Bill 66 is a new bill that was introduced in Ontario on December 6, 2018. Its official name is the “Restoring Ontario’s Competitiveness Act, 2018.” The bill, introduced by the Ford government, involved changes to the Employment Standards Act and the Labour Relations Act that would have a real impact on Ontario employers and employees.
As the name suggests, the government intended for these changes to make Ontario more competitive and attractive to businesses. The purpose was to cut red tape and reduce regulation in various industries, including the construction industry.
However, while less regulation may sound appealing to employers, it could end up hurting vulnerable workers by reducing their protections. Time will tell how these changes will be applied by employers and how they will impact workers.
Bill 66 recently received Royal Assent, on April 3, 2019 and the changes are now in effect. Several of these changes are explained below.
48+ hour workweek under the ESA
Before Bill 66, employers and employees could agree that the employee would work more than the 48 hour work week, if the arrangement was approved by the Ministry of Labour’s Director of Employment Standards.
After Bill 66, employers and employees do not need approval from the Ministry of Labour if they reach an agreement. On the one hand, it’s a positive that an employee has to agree to the arrangement for more than 48 hours/week. However, there may still be imbalances in bargaining power which make it challenging for an employee to decline.
It is important to note that employees are still protected from reprisal. Reprisal, in this context, is an act of retaliation for asserting your rights under the Employment Standards Act. An employer could not punish an employee for refusing to sign an agreement for a 48+ hour week.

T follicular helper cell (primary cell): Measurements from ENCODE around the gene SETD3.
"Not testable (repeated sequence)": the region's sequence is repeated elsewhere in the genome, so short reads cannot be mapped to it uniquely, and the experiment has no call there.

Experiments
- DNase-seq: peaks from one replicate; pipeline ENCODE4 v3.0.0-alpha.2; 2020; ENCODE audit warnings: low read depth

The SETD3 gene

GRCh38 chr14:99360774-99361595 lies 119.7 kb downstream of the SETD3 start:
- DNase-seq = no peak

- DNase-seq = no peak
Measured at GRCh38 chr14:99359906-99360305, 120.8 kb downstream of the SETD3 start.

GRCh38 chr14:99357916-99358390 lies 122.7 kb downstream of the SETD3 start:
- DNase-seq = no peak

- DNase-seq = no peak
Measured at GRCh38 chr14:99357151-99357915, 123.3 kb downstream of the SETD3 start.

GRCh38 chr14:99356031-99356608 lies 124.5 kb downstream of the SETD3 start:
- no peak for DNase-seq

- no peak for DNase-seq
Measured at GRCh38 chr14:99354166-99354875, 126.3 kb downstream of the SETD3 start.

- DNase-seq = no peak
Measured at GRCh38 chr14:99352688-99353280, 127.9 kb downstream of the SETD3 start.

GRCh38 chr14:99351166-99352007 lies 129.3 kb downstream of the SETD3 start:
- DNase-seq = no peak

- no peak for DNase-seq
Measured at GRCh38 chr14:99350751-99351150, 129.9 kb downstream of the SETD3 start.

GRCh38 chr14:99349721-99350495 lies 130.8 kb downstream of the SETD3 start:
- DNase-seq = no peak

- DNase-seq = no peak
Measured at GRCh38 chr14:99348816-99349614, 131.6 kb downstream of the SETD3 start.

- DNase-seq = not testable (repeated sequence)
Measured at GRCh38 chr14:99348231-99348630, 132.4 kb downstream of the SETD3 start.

Averaging overtime under the ESA
Similarly to above, before Bill 66, if an employer and employee wanted to enter an agreement to average an employee’s hours over x number of weeks in order to calculate entitlement to overtime, they needed approval from the Director of Employment Standards.
Bill 66 has removed that requirement. This means that an employer and employee can enter into a valid agreement to average hours for overtime purposes if they so choose.
Posting Employment Standards information in the workplace
Before Bill 66, employers were required to display a poster in the workplace with Employment Standards information. After the passing of Bill 66, employers must only provide a copy to employees. The potential downside of this is that workers may not realize or remember their rights if they are not exposed to them on a regular basis.
“Non-construction employers” in the Labour Relations Act
Bill 66 amends the definition of “non-construction employers” to include several large public sector organizations. This includes hospitals, universities and municipalities. What this means is that they would no longer be bound to the current construction industry collective bargaining agreements. Current agreements would be terminated.
Before Bill 66, these employers were restricted to accepting bids from workers affiliated with certain unions, with which they had collective agreements. After Bill 66, the process is opened up to allow for bids from more contractors, not just those who may affiliated with a particular trade union. Please note that employers did have a three month window from April 4, 2019 to opt-out of the application of this amendment.
The motivation for this change may be to allow employers (who are not typical construction employers) to find the most cost-effective contractor for the job. It could also help contractors who are not affiliated with a trade union, as they were previously prevented from bidding on these large public sector projects.
It will be important to monitor the reaction of trade unions and contractors in the upcoming months.
Bill 66 could have an impact on businesses of any size as it loosens the restrictions for excess hours and overtime averaging agreements. It will also impact trade unions, construction projects and the bottom line of those projects as they look for cost-effective services.
As an employer or employee, you may have questions about how this new legislation impacts your rights and obligations. Please reach out to the professionals at Ball Professional Corporation for help understanding this new Bill.